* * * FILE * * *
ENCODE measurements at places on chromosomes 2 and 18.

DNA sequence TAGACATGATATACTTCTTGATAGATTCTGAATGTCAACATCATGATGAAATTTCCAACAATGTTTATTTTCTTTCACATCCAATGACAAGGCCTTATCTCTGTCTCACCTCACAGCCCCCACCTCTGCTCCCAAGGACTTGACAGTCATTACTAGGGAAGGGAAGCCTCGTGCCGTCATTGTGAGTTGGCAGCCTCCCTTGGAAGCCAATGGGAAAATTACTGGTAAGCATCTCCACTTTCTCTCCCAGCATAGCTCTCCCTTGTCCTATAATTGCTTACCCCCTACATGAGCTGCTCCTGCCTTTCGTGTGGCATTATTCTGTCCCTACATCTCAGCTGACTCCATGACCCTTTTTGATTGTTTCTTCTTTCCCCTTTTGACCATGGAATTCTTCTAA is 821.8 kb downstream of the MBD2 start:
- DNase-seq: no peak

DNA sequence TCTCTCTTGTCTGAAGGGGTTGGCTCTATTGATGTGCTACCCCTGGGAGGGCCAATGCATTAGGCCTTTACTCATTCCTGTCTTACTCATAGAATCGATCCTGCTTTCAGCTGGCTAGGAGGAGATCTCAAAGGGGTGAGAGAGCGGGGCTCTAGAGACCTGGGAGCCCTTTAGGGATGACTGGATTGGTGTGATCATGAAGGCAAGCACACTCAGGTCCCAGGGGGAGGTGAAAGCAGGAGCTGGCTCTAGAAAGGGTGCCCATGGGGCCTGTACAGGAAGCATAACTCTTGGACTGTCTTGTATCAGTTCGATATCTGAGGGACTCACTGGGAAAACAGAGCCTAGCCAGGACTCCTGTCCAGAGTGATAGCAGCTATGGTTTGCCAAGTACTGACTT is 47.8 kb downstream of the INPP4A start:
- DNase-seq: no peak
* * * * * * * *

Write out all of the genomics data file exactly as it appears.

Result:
ENCODE measurements at places on chromosomes 2 and 18.

DNA sequence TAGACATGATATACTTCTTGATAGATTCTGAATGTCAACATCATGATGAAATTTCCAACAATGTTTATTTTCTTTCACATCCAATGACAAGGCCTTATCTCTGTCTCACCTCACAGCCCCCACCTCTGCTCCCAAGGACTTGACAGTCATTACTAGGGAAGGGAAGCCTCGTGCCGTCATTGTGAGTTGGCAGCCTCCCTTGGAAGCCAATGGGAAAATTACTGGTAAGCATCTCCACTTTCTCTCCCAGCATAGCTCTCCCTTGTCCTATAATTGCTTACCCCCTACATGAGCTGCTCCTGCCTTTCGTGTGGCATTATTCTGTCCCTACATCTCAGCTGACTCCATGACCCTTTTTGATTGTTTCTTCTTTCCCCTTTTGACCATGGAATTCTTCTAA is 821.8 kb downstream of the MBD2 start:
- DNase-seq: no peak

DNA sequence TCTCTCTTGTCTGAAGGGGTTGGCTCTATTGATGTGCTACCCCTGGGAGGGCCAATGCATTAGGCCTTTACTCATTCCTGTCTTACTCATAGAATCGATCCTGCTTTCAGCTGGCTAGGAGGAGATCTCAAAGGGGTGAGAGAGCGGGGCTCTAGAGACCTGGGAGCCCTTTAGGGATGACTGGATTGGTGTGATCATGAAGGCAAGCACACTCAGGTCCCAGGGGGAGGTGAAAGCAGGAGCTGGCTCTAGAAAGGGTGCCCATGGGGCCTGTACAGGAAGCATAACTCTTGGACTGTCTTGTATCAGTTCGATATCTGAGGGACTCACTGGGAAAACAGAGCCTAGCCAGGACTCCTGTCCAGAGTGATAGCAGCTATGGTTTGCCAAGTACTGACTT is 47.8 kb downstream of the INPP4A start:
- DNase-seq: no peak